Saturday, March 31, 2007

dressing for success

Frances's last post on Angry Fat Girlz has made me think about my own attitudes about clothes. I loved playing with clothes when I was in high school and in college. But when I found myself 60-or-so pounds overweight and was feeling the worst about the way I looked, my fashion goals could be summed up in one sentence: "Cover up the belly!"

I know that in a recent post, I talked about having an hourglass shape, which would suggest a smaller waist. That is true up until a point. When I gain weight, I tend to fill in that middle part, though of course the top and bottom of the hourglass get bigger too.

In the late 90s, I went along with the grunge fashion trend and spent most of my time in my standard uniform of jeans, a size XL men's t-shirt, and a flannel shirt unbuttoned over the top as a sort of a jacket. For summer, I switched to men's shorts, a tank top, and a short-sleeved shirt instead of the flannel. I thought this uniform cleverly hid the weight I had gained since graduating from college. I was so unhappy about this weight that I really couldn't do anything productive about it. I had never heard some of the advice that Frances wrote about, but even if I had, I don't think I would have worn big jewelry in the hopes that it would make the rest of me look smaller. I wasn't that ambitious and I probably wouldn't have believed it would work.

I can trace my fashion reawakening to the day I was watching some B-level talk show and heard about Mode, a new magazine that was coming out for plus-sized women. I went to the local drugstore and thumbed through that first issue, and unlike BBW, it was a magazine that I could buy without dying of embarassment. The title didn't refer to size and the clothes looked stylish and the cover models were gorgeous. Wikipedia doesn't have an entry about Mode, but in the entry on plus-sized modeling, I found this mini-history:
With strong cooperation from Wilhelmina 10/20, Curves and Ford 12+, the premiere issue of Mode magazine was launched in the spring of 1997 to immediate success. No other fashion magazine specifically targeted the plus-size consumer with a Vogue-like fashion philosophy, nor with sophisticated imagery and clothing everyone wanted to buy. As a result, a booking with the magazine was viewed as the ultimate level of plus-modeling success. Mode's practice of including the models' names and quotations on self-esteem to make them more approachable greatly aided the popularity of the women featured and gave them a form of celebrity. Mode also ran model search competitions in association with the Wilhelmina modelling agency, drawing entries from thousands of hopefuls from the US and Canada. The circulation of Mode magazine was around 600,000 at the time of its demise in the aftermath of the events of September 11, 2001.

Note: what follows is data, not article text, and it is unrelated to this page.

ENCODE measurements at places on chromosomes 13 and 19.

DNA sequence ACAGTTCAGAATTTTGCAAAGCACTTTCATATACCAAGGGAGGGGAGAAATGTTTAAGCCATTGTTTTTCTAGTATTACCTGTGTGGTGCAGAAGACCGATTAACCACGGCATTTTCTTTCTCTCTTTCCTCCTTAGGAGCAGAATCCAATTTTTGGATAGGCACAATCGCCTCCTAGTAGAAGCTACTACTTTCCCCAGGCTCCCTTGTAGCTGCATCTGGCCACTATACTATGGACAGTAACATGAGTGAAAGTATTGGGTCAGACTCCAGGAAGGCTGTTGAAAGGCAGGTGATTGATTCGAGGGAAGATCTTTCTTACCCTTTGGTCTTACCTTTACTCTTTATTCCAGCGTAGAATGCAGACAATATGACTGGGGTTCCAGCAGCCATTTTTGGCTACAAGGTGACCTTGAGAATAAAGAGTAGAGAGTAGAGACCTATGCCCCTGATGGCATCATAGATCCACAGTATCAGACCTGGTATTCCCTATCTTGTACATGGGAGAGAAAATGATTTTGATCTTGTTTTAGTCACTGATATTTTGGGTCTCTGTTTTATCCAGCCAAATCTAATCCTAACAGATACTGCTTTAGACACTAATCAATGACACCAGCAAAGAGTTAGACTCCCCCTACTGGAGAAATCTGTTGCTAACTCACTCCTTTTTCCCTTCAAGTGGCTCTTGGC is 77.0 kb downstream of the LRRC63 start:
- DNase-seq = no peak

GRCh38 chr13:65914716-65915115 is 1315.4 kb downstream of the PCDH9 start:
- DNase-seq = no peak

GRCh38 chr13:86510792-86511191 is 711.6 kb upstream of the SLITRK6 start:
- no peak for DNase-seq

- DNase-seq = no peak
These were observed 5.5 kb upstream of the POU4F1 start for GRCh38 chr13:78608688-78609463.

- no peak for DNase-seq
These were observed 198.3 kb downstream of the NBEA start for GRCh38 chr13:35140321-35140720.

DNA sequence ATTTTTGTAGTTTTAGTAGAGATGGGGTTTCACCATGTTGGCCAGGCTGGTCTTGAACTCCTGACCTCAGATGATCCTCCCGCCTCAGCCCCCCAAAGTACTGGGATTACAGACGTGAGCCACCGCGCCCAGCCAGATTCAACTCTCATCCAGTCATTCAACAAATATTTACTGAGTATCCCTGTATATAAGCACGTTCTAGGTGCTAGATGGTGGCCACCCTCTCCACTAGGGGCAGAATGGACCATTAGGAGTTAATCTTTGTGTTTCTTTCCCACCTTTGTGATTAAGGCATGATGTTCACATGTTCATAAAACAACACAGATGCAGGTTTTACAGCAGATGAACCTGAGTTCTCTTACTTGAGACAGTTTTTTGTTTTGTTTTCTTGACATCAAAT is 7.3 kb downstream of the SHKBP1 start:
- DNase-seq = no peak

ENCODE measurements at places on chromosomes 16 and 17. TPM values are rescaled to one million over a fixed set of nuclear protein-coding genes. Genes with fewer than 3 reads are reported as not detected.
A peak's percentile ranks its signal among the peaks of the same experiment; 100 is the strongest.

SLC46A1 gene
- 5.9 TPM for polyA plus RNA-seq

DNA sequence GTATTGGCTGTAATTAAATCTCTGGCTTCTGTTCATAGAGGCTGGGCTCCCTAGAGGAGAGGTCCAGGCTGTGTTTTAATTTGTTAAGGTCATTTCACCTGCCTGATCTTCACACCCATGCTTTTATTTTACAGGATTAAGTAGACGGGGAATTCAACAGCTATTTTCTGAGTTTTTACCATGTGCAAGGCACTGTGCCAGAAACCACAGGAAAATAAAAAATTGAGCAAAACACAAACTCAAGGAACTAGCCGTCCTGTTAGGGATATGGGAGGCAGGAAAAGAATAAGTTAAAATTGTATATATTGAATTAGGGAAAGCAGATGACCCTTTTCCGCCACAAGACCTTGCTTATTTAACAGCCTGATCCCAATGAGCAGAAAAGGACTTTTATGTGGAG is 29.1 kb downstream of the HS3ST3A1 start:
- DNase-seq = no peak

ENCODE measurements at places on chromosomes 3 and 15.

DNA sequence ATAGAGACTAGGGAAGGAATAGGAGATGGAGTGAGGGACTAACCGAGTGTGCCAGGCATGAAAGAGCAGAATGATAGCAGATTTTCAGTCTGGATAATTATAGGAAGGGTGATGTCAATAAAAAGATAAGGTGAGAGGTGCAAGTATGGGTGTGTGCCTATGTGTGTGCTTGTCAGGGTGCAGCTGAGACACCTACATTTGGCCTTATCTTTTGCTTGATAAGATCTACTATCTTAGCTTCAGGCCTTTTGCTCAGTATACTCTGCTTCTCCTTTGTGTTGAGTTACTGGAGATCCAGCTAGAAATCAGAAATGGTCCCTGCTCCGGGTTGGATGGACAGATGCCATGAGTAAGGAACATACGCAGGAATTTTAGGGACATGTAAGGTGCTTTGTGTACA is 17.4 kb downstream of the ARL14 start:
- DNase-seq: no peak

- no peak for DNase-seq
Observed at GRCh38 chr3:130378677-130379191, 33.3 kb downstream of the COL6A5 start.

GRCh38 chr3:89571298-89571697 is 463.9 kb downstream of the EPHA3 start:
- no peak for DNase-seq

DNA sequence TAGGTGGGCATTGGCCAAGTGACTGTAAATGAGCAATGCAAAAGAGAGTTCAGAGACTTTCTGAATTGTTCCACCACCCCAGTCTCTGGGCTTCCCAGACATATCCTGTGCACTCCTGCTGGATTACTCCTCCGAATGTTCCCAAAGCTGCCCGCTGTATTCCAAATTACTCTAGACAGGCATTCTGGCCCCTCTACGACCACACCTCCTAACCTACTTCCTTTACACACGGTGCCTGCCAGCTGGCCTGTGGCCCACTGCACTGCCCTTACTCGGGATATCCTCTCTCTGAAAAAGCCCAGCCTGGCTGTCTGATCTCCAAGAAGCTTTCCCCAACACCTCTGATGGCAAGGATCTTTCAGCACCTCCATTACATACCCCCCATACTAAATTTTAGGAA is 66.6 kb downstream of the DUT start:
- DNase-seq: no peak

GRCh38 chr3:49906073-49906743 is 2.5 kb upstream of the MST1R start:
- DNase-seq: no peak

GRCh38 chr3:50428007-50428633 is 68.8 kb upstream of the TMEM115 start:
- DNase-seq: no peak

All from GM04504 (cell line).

That magazine gave me the permission to actually put some effort into how I dressed. The models in its pages wore my size and they looked gorgeous. I started actually spending money on clothes, and even ventured into Lane Bryant for the first time, since they were an advertiser in the magazine.

Oddly enough, when I started buying fashionable clothes in my size instead of wearing oversized men's clothes, I started feeling better about myself and actually started to lose some weight. That gave me the confidence to exercise and start making more conscious weight loss efforts.

When "What Not to Wear" came to U.S. television, I was near my goal weight and trying to figure out how to dress my new body without looking like I was trying to pass as a teenager. So I appreciated the advice that Wayne and Stacy (and later Stacy and Clinton) had to offer. I didn't find "The Rules" to be overly oppressive, because I was free to ignore them if I wanted. And as I felt better about my body, I started to pay less attention to clothes again, because it seemed like whatever I wore was fine.

Now that I'm back on the way down again, I appreciate the advice on how to look thinner and make the most of my body shape. I follow a lot of Stacy and Clinton's advice on a daily basis. I love wearing a good structured jacket and I have at least 5 of them. I always wear a good bra and I buy mid-rise jeans and wear them with a wide belt. I don't feel pressured to do these things, but they do make me feel a little more confident when I'm leaving the house. But I still don't think that wearing big earrings will make my butt look smaller.